Last week, negotiations between Democrats in Washington on their big social safety net bill were flailing. But suddenly this week, it looks like things are gelling.

“It’s been a very productive week for Democrats as we’ve inched closer to finalizing an agreement,” Senate Majority Leader Charles E. Schumer (D-N.Y.) said earlier this week. “I do think I’ll get a deal,” President Biden confidently predicted Thursday in a town hall. House Speaker Nancy Pelosi (D-Calif.) said Friday a deal is within reach.

Washington often can’t agree on anything until the last minute. So what deadline is suddenly moving Democrats to find a way forward?

There are a few.

On Halloween, a bunch of transportation programs will expire. A bipartisan infrastructure bill that already passed the Senate but is being held up by liberals in the House needs to get passed before thousands of federal employees who work in transportation could get furloughed. That would be a bad look for Democrats trying to project competence in governing.

But liberals have said they won’t vote for this bill until there’s a deal among Senate Democrats on what will be in the social safety net package that could get 50 votes. And one of those Senate holdouts is Kyrsten Sinema of Arizona, who negotiated the infrastructure legislation. Although extremely aggravating to Sinema, the pressure liberals are putting on her seems to be working. Once vague about what she would support in the social safety net legislation, Sinema appears to be sharing more specifics. Biden confirmed Thursday that she opposes raising corporate taxes to pay for the bill.

Congress still has some major fiscal issues to deal with. In September and October, Democrats were trying to negotiate this spending bill while getting a vote on the infrastructure bill while keeping the government open while avoiding a looming debt default. They decreased their workload by pushing the latter two off until December. That means in six weeks, Democrats have to figure out a way to pass another spending bill to keep the government open and to raise the debt ceiling over Republican objections. They would love to have a social safety net bill done before those big spending fights.

Voting rights legislation needs Democrats’ attention ASAP: In Thursday’s town hall in Baltimore, Biden heard from a Black voter who said this: “You received overwhelming support from the Black community, and rightfully so. But now many of us are disheartened.” This voter went on to cite a failed police reform deal and Democrats’ struggles to pass federal voting rights legislation. Black voters form the core of Biden’s base, and disillusionment with him is a growing problem for Biden. So Democrats desperately need to find a way to focus on voting rights legislation in particular. Biden essentially said that he will focus on that after this social safety net legislation is done, calling it a “regret” that he hasn’t yet.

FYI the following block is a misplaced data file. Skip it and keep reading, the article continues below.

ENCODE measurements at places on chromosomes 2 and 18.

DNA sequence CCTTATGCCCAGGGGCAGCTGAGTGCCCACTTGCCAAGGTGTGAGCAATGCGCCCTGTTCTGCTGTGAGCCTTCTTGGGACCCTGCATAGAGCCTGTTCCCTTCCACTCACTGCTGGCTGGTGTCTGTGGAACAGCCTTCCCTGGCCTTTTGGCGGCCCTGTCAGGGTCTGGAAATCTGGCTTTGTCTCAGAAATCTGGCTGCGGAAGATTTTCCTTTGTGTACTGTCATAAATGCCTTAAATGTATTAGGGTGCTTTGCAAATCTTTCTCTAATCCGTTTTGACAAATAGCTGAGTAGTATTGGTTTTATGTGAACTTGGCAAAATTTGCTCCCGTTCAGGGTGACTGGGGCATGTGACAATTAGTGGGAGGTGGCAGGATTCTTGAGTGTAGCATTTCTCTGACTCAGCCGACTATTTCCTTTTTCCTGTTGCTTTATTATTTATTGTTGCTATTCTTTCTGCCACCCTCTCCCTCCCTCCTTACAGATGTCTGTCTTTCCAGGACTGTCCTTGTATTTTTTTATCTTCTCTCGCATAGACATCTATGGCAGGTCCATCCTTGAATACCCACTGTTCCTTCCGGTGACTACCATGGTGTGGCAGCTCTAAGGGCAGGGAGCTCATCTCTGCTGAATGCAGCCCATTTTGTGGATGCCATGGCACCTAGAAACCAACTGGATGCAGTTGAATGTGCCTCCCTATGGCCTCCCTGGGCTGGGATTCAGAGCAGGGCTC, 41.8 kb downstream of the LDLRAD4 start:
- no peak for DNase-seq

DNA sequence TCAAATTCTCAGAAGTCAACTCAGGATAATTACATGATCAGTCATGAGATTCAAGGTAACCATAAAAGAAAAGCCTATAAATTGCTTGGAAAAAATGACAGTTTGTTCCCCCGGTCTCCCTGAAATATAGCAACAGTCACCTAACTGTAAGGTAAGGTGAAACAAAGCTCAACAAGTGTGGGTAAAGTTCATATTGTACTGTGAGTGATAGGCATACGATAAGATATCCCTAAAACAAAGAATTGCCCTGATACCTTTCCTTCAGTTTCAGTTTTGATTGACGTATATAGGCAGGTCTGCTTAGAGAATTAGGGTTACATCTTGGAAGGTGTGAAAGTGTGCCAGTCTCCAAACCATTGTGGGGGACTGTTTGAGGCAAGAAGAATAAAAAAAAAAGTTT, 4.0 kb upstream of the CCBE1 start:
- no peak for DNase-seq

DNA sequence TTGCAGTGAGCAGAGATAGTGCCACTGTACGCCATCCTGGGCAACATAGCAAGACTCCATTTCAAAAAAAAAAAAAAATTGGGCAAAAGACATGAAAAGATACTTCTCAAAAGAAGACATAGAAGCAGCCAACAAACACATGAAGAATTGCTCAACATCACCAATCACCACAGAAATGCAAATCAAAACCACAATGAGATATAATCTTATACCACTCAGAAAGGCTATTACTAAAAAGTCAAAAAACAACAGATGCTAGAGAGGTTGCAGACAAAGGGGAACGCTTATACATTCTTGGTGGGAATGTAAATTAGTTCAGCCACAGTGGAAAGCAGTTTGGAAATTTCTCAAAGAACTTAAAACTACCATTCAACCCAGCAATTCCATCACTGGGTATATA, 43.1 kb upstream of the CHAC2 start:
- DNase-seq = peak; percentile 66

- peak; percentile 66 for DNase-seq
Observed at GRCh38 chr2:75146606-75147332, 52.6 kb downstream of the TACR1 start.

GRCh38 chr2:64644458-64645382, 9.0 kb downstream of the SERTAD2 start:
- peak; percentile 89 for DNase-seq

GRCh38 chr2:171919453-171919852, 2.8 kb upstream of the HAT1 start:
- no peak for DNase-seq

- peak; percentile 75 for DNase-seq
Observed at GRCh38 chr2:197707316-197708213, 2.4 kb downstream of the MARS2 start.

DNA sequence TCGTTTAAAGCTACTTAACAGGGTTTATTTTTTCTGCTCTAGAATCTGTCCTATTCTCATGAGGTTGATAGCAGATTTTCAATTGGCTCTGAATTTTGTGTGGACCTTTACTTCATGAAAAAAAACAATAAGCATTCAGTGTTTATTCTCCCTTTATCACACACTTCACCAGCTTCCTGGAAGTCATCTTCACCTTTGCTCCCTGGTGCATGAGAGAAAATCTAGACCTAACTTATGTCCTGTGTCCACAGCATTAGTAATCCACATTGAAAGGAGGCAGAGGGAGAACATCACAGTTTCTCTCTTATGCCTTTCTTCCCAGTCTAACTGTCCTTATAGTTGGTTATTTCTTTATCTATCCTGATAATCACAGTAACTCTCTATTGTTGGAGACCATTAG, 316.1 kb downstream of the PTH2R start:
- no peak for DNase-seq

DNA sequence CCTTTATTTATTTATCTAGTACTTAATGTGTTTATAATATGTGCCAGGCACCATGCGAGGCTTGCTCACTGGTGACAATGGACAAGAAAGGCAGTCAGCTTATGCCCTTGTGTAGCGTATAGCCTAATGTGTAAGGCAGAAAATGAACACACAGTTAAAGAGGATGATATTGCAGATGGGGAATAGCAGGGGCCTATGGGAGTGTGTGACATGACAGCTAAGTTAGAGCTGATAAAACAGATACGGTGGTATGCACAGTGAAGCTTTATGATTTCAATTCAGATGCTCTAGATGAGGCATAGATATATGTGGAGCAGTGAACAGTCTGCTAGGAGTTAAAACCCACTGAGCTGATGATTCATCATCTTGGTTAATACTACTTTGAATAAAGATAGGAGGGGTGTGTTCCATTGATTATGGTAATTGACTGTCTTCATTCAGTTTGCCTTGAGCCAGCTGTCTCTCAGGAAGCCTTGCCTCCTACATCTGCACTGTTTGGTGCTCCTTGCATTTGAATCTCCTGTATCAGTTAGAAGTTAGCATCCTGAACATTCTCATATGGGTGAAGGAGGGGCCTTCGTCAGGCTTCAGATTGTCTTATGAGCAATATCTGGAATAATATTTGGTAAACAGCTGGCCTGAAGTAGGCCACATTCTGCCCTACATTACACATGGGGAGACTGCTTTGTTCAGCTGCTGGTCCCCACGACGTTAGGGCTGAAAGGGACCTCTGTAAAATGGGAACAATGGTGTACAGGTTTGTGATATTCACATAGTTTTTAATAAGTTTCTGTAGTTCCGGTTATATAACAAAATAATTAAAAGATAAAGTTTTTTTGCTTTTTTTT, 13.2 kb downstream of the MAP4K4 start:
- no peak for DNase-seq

“I have these three major pieces of legislation that are going to change the circumstances for working-class folks and African Americans as well that I have been busting my neck trying to pass,” Biden responded. “But what it’s done is prevented me from getting deeply up to my ears, which I’m going to do once this is done, in dealing with police brutality, dealing with the whole notion of, what are we going to do about voting rights?”

Lawmakers fear that voters are running out of patience with them the longer negotiations go on. “People are at risk of losing faith in government,” Rep. Elissa Slotkin (D-Mich.), a potentially vulnerable member of Congress, told Politico recently. And two widely respected Democratic strategists recently warned their party: “In 2020, Democrats won on a pledge of calm, capable leadership. That’s going to ring hollow if we can’t cut a deal inside our own party on two huge measures.”

A Quinnipiac University poll from early October found that 55 percent of voters disapprove of the way Biden is handling the economy, a major warning sign for Democrats. Democrats hope to turn that narrative on its head by passing a bill they say will make life more manageable for working-class Americans.

The midterm elections are almost here. At least when calculated in Congress-years. Control of Congress could flip from Democrats to Republicans in both chambers in the November 2022 midterm elections. That’s more than a year away, but by the start of 2022, lawmakers start battening down the hatches to get in campaign mode. And that makes significant dealmaking less likely.

The Virginia governor’s race really is here: Democrats could use a win before voters in this bellwether state choose a governor on Nov. 2. Even though Virginia hasn’t elected a Republican to statewide office in nearly a decade, Republican Glenn Youngkin is putting up a tough fight against Democrat Terry McAuliffe. Democrats would love — and arguably need — a big win in Washington to convey to Democratic-leaning voters that the party is worth keeping in power for the time being.